Small Gatherings Are Risky During the Pandemic — Follow Guidelines to Make Them Safer
We know the more people come together during COVID-19, especially indoors without proper social distancing and safety protocols, the greater the risk for COVID-19 transmission. But during a call with governors on Oct. 13, CDC Director Robert Redfield, MD, voiced concern about small gatherings as well, given that cases and hospitalizations are still on the rise nationwide. To put things into perspective, The New York Times reports that there has been a 23 percent increase in average cases per day in the past week.
"What we're seeing as the increasing threat right now is actually acquisition of infection through small household gatherings," Dr. Redfield said, according to CNN. "Particularly with Thanksgiving coming up, we think it's really important to stress the vigilance of these continued mitigation steps in the household setting." Two public health experts gave their own opinions on the risk of small gatherings — here's what they had to say. Spoiler alert: they agreed with Dr. Redfield.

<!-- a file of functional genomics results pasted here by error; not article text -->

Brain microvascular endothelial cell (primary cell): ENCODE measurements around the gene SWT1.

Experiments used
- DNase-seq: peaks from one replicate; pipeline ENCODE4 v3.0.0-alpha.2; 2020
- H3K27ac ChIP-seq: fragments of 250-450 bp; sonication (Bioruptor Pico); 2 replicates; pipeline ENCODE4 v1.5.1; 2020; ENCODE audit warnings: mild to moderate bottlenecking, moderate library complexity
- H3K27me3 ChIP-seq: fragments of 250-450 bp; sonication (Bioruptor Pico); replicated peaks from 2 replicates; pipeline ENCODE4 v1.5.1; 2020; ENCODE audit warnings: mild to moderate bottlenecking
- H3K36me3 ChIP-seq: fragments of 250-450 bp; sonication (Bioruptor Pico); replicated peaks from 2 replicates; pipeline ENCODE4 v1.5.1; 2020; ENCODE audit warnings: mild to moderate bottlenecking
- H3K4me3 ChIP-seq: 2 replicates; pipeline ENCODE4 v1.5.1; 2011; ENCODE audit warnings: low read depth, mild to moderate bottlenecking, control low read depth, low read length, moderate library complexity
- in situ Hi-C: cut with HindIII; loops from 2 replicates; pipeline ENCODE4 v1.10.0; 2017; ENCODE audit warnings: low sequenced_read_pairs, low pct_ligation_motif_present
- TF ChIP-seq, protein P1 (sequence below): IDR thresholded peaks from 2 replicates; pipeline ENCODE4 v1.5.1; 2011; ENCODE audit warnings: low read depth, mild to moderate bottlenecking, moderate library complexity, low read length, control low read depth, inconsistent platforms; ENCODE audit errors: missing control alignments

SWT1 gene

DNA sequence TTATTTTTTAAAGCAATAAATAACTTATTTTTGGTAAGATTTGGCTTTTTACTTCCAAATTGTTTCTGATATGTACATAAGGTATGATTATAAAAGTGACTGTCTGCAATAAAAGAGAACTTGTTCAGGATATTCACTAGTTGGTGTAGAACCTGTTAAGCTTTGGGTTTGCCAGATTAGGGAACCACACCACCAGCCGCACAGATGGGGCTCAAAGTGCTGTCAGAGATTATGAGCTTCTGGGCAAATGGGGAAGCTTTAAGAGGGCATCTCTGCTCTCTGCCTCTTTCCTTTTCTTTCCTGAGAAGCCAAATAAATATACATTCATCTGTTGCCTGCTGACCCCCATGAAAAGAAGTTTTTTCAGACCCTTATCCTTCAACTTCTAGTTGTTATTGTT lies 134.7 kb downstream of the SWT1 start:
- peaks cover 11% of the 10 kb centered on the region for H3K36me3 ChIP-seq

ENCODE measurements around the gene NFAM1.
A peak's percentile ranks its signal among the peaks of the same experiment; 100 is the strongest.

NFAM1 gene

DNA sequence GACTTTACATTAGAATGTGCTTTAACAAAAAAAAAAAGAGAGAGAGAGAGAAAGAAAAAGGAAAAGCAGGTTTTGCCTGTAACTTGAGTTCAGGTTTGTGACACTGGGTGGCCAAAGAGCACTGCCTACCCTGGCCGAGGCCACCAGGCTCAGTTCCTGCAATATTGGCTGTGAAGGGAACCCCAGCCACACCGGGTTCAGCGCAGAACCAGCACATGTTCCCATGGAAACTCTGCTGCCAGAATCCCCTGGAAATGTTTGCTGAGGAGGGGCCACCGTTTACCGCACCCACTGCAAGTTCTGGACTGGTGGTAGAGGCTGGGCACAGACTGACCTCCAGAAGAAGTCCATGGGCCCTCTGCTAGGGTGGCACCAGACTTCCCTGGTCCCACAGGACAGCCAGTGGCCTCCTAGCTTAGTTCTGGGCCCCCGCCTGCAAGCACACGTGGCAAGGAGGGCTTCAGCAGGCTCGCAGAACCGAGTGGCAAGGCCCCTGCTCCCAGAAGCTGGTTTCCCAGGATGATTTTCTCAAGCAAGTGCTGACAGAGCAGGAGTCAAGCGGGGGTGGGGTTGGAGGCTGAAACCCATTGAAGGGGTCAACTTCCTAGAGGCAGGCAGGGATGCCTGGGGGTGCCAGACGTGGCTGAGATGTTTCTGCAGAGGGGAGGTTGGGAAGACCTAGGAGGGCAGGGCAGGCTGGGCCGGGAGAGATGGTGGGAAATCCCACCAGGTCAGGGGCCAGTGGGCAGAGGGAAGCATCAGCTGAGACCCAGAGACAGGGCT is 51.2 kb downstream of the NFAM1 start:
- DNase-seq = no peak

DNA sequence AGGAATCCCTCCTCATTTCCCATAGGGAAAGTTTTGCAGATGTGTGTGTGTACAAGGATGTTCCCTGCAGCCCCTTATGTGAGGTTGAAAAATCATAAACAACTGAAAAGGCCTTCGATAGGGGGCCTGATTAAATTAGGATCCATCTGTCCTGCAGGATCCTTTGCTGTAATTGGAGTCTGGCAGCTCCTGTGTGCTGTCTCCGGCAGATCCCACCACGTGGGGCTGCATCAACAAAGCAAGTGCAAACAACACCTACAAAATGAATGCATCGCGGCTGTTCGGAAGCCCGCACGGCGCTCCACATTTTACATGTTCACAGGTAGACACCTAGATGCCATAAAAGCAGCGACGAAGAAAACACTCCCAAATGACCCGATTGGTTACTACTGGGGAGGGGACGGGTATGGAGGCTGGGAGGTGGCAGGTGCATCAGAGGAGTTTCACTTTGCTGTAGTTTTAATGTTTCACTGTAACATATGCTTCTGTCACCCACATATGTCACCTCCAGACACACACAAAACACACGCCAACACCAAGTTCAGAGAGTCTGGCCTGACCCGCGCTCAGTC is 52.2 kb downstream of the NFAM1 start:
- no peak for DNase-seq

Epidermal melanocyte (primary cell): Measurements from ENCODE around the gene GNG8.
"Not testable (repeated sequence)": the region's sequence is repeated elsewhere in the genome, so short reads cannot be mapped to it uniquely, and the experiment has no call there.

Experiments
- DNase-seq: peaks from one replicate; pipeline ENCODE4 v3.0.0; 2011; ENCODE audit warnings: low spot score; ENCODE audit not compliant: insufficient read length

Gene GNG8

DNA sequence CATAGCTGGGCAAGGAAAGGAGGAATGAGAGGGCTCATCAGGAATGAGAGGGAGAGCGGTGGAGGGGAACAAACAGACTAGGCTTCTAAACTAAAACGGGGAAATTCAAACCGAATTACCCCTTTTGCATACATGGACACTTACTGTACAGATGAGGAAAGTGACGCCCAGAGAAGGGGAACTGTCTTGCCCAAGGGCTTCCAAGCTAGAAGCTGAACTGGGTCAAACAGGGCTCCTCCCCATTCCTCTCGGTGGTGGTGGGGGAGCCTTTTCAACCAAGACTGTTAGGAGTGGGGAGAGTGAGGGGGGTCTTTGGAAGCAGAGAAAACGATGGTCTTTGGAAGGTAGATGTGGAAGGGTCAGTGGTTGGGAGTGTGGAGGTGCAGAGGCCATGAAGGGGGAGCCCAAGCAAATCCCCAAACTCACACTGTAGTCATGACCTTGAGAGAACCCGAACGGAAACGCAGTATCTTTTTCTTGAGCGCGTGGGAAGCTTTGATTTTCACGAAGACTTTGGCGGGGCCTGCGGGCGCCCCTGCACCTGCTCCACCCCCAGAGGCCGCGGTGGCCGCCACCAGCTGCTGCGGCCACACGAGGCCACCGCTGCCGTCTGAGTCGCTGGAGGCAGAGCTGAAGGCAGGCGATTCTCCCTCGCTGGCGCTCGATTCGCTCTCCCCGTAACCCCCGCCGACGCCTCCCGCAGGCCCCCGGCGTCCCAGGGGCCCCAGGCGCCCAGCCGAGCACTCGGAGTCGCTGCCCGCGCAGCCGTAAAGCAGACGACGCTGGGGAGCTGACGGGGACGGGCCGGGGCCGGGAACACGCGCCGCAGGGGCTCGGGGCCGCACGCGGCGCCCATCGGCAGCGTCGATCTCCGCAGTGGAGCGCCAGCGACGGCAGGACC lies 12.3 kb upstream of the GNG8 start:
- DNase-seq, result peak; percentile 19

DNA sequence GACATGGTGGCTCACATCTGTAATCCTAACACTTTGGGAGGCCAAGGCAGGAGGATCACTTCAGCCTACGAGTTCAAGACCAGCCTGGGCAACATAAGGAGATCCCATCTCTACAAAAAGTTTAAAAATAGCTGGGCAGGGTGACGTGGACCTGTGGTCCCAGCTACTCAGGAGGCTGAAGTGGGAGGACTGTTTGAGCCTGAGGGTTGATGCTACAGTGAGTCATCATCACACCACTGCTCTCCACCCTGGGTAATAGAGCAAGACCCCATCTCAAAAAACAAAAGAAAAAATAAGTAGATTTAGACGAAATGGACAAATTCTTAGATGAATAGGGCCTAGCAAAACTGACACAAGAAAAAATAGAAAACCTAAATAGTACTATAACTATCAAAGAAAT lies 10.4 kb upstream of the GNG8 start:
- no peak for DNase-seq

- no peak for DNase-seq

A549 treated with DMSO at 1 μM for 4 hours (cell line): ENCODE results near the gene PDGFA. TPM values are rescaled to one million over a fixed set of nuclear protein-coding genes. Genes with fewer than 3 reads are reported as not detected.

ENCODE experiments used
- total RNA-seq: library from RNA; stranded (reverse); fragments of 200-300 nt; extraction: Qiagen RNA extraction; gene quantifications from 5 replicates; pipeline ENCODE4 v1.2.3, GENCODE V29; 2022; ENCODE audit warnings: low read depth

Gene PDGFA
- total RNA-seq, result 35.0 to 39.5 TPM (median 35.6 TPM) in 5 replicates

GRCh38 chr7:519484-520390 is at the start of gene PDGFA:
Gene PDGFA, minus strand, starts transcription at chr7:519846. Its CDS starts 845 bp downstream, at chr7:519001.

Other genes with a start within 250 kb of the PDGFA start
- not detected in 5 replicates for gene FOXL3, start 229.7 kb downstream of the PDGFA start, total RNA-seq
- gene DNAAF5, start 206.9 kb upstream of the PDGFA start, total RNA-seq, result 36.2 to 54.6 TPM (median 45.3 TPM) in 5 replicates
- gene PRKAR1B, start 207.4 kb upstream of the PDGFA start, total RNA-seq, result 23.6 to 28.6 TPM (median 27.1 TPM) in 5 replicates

Are Small Gatherings Safe During the COVID-19 Pandemic?
Anna Bershteyn, PhD, assistant professor of Population Health at NYU Langone, told POPSUGAR, "Household gatherings can create a big temptation to bend the rules in order to feel more normal and friendly, but they are also where the stakes are highest for us because we wouldn't want to risk putting our loved ones in harm's way." She explained that though it's reasonable to guess that household gatherings will become a growing source of transmission as the holidays approach, the truth is "for most COVID-19 cases, we never find out exactly where the transmission happened." She reiterated that transmission can happen anywhere people gather and especially without masks, good ventilation, and social distancing.
"You have very little control over the risk in an indoor environment unless you require everyone to wear masks all the time, which is not possible when eating or drinking," Dean Winslow, MD, an infectious-disease doctor at Stanford Health Care, told POPSUGAR. "Understand that you're assuming a fair degree of risk unless you can gather outdoors and maintain reasonable social distance."
Should I Go to Small Gatherings During COVID-19?